In 1965, Dijkstra posed and solved a synchronization problem he called the dining philosophers problem.

Since that time, everyone inventing yet another synchronization primitive has felt obligated to demonstrate how wonderful the new primitive is by showing how elegantly it solves the dining philosopher’s problem.

The problem can be stated quite simply as follows. Five philosophers are seated around a circular table. Each philosopher has a plate of spaghetti. The spaghetti is so slippery that a philosopher needs two forks to eat it. Between each pair of plates is one fork.

The life of a philosopher consists of alternate periods of eating and thinking. (This is something of an abstraction, even for philosophers, but the other activities are irrelevant here.)

When a philosopher gets hungry, she tries to acquire her left and right forks, one at a time, in either order. If successful in acquiring two forks, she eats for a while, then puts down the forks, and continues to think.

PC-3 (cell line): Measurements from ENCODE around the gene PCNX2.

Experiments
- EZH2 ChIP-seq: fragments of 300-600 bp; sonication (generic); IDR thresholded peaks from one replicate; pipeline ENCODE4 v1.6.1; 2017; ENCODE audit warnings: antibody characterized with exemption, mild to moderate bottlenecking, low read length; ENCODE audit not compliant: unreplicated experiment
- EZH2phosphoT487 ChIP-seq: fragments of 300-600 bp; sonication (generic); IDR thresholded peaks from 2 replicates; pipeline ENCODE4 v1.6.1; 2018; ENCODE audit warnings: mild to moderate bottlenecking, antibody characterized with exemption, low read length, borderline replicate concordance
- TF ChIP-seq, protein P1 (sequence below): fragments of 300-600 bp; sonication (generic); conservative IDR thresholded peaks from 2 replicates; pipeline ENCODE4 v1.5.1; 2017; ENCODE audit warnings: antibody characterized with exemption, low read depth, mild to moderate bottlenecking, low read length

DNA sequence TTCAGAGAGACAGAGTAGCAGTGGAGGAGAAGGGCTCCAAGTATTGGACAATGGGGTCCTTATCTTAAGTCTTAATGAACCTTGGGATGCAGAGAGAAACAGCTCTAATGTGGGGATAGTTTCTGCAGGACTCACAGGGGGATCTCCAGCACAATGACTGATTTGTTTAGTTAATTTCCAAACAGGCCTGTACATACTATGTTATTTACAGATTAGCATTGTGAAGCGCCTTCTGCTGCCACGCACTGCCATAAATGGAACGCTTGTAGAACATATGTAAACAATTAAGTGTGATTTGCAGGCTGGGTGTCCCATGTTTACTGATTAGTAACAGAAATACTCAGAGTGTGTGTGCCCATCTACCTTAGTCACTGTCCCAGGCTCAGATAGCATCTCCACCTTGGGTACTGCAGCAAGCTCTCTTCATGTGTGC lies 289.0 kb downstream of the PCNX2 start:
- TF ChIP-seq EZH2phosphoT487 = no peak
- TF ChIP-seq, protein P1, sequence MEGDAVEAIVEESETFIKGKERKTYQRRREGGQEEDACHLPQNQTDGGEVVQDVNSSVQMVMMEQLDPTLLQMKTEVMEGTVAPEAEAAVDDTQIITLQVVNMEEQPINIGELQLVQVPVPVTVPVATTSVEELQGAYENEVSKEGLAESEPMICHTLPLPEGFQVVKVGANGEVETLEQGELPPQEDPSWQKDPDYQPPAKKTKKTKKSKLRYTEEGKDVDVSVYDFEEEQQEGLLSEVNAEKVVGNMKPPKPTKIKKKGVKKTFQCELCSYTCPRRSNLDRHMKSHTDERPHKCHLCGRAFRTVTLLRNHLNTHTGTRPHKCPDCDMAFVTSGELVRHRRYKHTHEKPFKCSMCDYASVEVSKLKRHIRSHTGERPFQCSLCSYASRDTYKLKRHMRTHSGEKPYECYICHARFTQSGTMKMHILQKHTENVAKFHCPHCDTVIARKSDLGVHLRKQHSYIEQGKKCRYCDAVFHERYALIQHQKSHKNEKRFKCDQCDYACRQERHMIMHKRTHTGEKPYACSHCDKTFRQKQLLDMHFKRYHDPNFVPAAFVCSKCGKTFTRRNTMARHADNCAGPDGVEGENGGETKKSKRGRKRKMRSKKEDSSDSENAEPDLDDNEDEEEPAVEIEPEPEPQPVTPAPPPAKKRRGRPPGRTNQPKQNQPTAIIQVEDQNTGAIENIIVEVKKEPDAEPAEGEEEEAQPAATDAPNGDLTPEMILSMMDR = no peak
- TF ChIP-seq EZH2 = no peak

#define N 5

void philosopher(int i)

{

while (TRUE)

{

thinkO;

take_fork(i);

take_fork((i+1) % N);

eat();

put_fork(t);

put_fork((i+1) % N);

}

}

### SolutionDiningPhilosophersProblem UsingSemaphore

Typeid int semaphore;

semaphore fork [5] = {1};

int i;

void philosopher (int i)

{

while (true)

{

think();

wait (fork[i]);

wait (fork [(i+1) mod 5]);

eat();

signal(fork [(i+1) mod 5]);

signal(fork[i]);

}

}